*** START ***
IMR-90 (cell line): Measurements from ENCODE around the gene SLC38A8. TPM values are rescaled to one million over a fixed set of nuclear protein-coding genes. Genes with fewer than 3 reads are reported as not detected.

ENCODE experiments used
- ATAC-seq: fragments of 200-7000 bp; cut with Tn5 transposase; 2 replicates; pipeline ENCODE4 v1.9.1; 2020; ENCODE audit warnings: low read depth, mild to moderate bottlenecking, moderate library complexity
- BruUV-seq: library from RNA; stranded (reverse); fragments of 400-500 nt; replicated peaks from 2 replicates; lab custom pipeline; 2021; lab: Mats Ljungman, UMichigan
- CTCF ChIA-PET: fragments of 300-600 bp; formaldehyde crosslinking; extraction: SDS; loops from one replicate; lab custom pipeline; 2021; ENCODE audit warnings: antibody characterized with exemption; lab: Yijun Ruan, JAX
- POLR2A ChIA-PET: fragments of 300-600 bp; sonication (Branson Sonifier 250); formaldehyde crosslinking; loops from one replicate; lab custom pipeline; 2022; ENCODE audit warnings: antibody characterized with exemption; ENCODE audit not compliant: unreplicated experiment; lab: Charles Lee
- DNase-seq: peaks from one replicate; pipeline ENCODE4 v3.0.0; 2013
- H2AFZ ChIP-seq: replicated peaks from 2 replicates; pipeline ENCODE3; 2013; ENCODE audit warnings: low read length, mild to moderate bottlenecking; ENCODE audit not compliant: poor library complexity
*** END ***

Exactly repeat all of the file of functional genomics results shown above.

IMR-90 (cell line): Measurements from ENCODE around the gene SLC38A8. TPM values are rescaled to one million over a fixed set of nuclear protein-coding genes. Genes with fewer than 3 reads are reported as not detected.

ENCODE experiments used
- ATAC-seq: fragments of 200-7000 bp; cut with Tn5 transposase; 2 replicates; pipeline ENCODE4 v1.9.1; 2020; ENCODE audit warnings: low read depth, mild to moderate bottlenecking, moderate library complexity
- BruUV-seq: library from RNA; stranded (reverse); fragments of 400-500 nt; replicated peaks from 2 replicates; lab custom pipeline; 2021; lab: Mats Ljungman, UMichigan
- CTCF ChIA-PET: fragments of 300-600 bp; formaldehyde crosslinking; extraction: SDS; loops from one replicate; lab custom pipeline; 2021; ENCODE audit warnings: antibody characterized with exemption; lab: Yijun Ruan, JAX
- POLR2A ChIA-PET: fragments of 300-600 bp; sonication (Branson Sonifier 250); formaldehyde crosslinking; loops from one replicate; lab custom pipeline; 2022; ENCODE audit warnings: antibody characterized with exemption; ENCODE audit not compliant: unreplicated experiment; lab: Charles Lee
- DNase-seq: peaks from one replicate; pipeline ENCODE4 v3.0.0; 2013
- H2AFZ ChIP-seq: replicated peaks from 2 replicates; pipeline ENCODE3; 2013; ENCODE audit warnings: low read length, mild to moderate bottlenecking; ENCODE audit not compliant: poor library complexity